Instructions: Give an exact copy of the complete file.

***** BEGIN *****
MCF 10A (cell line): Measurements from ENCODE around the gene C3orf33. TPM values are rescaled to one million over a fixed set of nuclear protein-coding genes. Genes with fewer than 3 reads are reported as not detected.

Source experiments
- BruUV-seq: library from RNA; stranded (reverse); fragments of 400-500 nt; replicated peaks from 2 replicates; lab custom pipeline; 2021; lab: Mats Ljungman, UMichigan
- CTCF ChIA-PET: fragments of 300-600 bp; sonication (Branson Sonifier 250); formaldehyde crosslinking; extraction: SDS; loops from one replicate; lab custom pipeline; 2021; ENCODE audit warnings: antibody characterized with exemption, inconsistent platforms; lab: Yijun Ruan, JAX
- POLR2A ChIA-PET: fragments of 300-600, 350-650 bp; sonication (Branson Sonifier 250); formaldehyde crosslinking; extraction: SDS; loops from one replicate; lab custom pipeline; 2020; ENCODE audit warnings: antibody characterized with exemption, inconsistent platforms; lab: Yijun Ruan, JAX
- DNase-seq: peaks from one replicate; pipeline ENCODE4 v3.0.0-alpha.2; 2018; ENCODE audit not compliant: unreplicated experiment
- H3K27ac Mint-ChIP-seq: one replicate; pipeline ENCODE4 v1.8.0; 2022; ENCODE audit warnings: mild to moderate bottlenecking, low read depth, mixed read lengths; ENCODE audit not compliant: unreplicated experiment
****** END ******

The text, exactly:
MCF 10A (cell line): Measurements from ENCODE around the gene C3orf33. TPM values are rescaled to one million over a fixed set of nuclear protein-coding genes. Genes with fewer than 3 reads are reported as not detected.

Source experiments
- BruUV-seq: library from RNA; stranded (reverse); fragments of 400-500 nt; replicated peaks from 2 replicates; lab custom pipeline; 2021; lab: Mats Ljungman, UMichigan
- CTCF ChIA-PET: fragments of 300-600 bp; sonication (Branson Sonifier 250); formaldehyde crosslinking; extraction: SDS; loops from one replicate; lab custom pipeline; 2021; ENCODE audit warnings: antibody characterized with exemption, inconsistent platforms; lab: Yijun Ruan, JAX
- POLR2A ChIA-PET: fragments of 300-600, 350-650 bp; sonication (Branson Sonifier 250); formaldehyde crosslinking; extraction: SDS; loops from one replicate; lab custom pipeline; 2020; ENCODE audit warnings: antibody characterized with exemption, inconsistent platforms; lab: Yijun Ruan, JAX
- DNase-seq: peaks from one replicate; pipeline ENCODE4 v3.0.0-alpha.2; 2018; ENCODE audit not compliant: unreplicated experiment
- H3K27ac Mint-ChIP-seq: one replicate; pipeline ENCODE4 v1.8.0; 2022; ENCODE audit warnings: mild to moderate bottlenecking, low read depth, mixed read lengths; ENCODE audit not compliant: unreplicated experiment